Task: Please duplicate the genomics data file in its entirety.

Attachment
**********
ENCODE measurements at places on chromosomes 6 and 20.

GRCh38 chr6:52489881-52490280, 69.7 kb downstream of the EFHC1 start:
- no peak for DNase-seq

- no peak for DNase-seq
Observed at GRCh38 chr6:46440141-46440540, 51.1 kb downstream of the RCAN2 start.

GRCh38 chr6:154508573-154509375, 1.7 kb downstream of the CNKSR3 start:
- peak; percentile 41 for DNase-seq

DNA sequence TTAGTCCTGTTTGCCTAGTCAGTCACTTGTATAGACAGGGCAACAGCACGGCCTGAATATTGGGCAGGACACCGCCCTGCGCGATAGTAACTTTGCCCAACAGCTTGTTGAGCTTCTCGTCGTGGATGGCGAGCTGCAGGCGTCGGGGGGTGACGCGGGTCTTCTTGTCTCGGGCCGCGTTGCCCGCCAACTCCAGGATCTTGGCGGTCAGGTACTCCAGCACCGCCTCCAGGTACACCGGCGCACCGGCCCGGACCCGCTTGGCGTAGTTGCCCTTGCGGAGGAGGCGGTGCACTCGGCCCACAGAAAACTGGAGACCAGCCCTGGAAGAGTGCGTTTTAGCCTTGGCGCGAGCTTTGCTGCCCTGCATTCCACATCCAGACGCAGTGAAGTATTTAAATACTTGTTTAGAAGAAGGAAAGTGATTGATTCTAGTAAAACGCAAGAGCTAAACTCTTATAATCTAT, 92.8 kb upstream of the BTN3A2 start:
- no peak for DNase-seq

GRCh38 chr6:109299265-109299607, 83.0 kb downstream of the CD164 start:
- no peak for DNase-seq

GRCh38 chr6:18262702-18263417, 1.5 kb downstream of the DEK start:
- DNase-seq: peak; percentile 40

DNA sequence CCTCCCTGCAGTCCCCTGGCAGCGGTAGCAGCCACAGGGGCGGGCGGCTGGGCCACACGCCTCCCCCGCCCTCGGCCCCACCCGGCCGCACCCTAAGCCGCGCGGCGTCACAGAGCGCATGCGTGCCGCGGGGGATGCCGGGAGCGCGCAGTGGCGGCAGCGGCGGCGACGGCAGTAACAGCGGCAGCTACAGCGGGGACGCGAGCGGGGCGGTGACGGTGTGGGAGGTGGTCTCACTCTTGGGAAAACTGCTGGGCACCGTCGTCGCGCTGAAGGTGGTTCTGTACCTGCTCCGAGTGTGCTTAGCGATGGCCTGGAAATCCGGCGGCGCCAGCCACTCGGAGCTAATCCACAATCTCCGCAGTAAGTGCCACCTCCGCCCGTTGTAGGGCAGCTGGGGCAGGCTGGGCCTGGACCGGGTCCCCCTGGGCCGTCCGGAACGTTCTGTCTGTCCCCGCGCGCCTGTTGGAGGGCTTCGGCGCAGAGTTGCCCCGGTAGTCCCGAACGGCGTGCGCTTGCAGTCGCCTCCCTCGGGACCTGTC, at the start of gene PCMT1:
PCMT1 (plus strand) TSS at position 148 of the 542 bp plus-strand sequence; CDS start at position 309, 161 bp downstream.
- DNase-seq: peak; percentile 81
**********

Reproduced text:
ENCODE measurements at places on chromosomes 6 and 20.

GRCh38 chr6:52489881-52490280, 69.7 kb downstream of the EFHC1 start:
- no peak for DNase-seq

- no peak for DNase-seq
Observed at GRCh38 chr6:46440141-46440540, 51.1 kb downstream of the RCAN2 start.

GRCh38 chr6:154508573-154509375, 1.7 kb downstream of the CNKSR3 start:
- peak; percentile 41 for DNase-seq

DNA sequence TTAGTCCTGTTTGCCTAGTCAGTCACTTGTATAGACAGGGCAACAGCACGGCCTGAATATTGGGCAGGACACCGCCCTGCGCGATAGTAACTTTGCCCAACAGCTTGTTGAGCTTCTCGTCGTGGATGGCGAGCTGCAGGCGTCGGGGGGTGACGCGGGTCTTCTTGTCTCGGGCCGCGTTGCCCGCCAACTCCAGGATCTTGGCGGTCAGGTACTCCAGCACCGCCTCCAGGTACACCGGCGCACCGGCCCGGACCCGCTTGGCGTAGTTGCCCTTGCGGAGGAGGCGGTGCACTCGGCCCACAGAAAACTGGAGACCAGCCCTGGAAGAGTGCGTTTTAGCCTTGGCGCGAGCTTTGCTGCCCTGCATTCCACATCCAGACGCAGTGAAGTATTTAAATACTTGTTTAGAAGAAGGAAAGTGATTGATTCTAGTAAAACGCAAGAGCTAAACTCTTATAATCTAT, 92.8 kb upstream of the BTN3A2 start:
- no peak for DNase-seq

GRCh38 chr6:109299265-109299607, 83.0 kb downstream of the CD164 start:
- no peak for DNase-seq

GRCh38 chr6:18262702-18263417, 1.5 kb downstream of the DEK start:
- DNase-seq: peak; percentile 40

DNA sequence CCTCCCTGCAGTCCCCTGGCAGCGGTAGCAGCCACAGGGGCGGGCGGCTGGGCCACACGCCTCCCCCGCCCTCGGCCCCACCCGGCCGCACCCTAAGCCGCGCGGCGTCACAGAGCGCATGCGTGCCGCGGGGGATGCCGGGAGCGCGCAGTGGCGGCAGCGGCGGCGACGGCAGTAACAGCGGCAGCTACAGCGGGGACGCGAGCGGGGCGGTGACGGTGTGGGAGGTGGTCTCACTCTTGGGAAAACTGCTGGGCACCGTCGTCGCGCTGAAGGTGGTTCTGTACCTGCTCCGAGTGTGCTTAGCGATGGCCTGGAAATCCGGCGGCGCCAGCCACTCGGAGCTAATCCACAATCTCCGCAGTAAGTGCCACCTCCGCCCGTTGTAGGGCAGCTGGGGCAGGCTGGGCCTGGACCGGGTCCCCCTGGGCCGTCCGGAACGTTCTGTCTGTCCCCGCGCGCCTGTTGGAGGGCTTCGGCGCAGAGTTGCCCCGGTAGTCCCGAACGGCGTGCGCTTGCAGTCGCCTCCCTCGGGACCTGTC, at the start of gene PCMT1:
PCMT1 (plus strand) TSS at position 148 of the 542 bp plus-strand sequence; CDS start at position 309, 161 bp downstream.
- DNase-seq: peak; percentile 81